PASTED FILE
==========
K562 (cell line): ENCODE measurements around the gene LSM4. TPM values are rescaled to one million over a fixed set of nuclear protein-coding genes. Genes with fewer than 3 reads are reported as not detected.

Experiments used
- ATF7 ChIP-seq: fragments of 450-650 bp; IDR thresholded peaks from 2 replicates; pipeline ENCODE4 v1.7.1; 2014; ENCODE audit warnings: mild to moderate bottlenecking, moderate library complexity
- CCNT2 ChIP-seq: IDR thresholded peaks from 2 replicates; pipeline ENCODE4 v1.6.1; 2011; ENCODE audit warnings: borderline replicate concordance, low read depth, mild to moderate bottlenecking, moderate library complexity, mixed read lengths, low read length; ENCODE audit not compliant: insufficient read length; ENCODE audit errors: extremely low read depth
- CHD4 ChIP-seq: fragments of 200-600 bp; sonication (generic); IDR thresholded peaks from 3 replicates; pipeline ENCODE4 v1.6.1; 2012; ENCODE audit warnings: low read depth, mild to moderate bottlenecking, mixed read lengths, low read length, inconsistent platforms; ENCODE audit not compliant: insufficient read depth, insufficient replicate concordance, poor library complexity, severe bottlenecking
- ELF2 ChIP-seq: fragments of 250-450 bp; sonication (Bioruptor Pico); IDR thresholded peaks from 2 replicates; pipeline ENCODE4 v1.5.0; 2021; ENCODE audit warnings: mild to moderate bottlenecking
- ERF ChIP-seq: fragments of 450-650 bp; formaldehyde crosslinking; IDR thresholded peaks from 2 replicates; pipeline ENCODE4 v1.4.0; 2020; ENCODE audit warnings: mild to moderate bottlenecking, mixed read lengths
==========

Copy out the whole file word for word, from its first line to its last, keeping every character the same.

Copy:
K562 (cell line): ENCODE measurements around the gene LSM4. TPM values are rescaled to one million over a fixed set of nuclear protein-coding genes. Genes with fewer than 3 reads are reported as not detected.

Experiments used
- ATF7 ChIP-seq: fragments of 450-650 bp; IDR thresholded peaks from 2 replicates; pipeline ENCODE4 v1.7.1; 2014; ENCODE audit warnings: mild to moderate bottlenecking, moderate library complexity
- CCNT2 ChIP-seq: IDR thresholded peaks from 2 replicates; pipeline ENCODE4 v1.6.1; 2011; ENCODE audit warnings: borderline replicate concordance, low read depth, mild to moderate bottlenecking, moderate library complexity, mixed read lengths, low read length; ENCODE audit not compliant: insufficient read length; ENCODE audit errors: extremely low read depth
- CHD4 ChIP-seq: fragments of 200-600 bp; sonication (generic); IDR thresholded peaks from 3 replicates; pipeline ENCODE4 v1.6.1; 2012; ENCODE audit warnings: low read depth, mild to moderate bottlenecking, mixed read lengths, low read length, inconsistent platforms; ENCODE audit not compliant: insufficient read depth, insufficient replicate concordance, poor library complexity, severe bottlenecking
- ELF2 ChIP-seq: fragments of 250-450 bp; sonication (Bioruptor Pico); IDR thresholded peaks from 2 replicates; pipeline ENCODE4 v1.5.0; 2021; ENCODE audit warnings: mild to moderate bottlenecking
- ERF ChIP-seq: fragments of 450-650 bp; formaldehyde crosslinking; IDR thresholded peaks from 2 replicates; pipeline ENCODE4 v1.4.0; 2020; ENCODE audit warnings: mild to moderate bottlenecking, mixed read lengths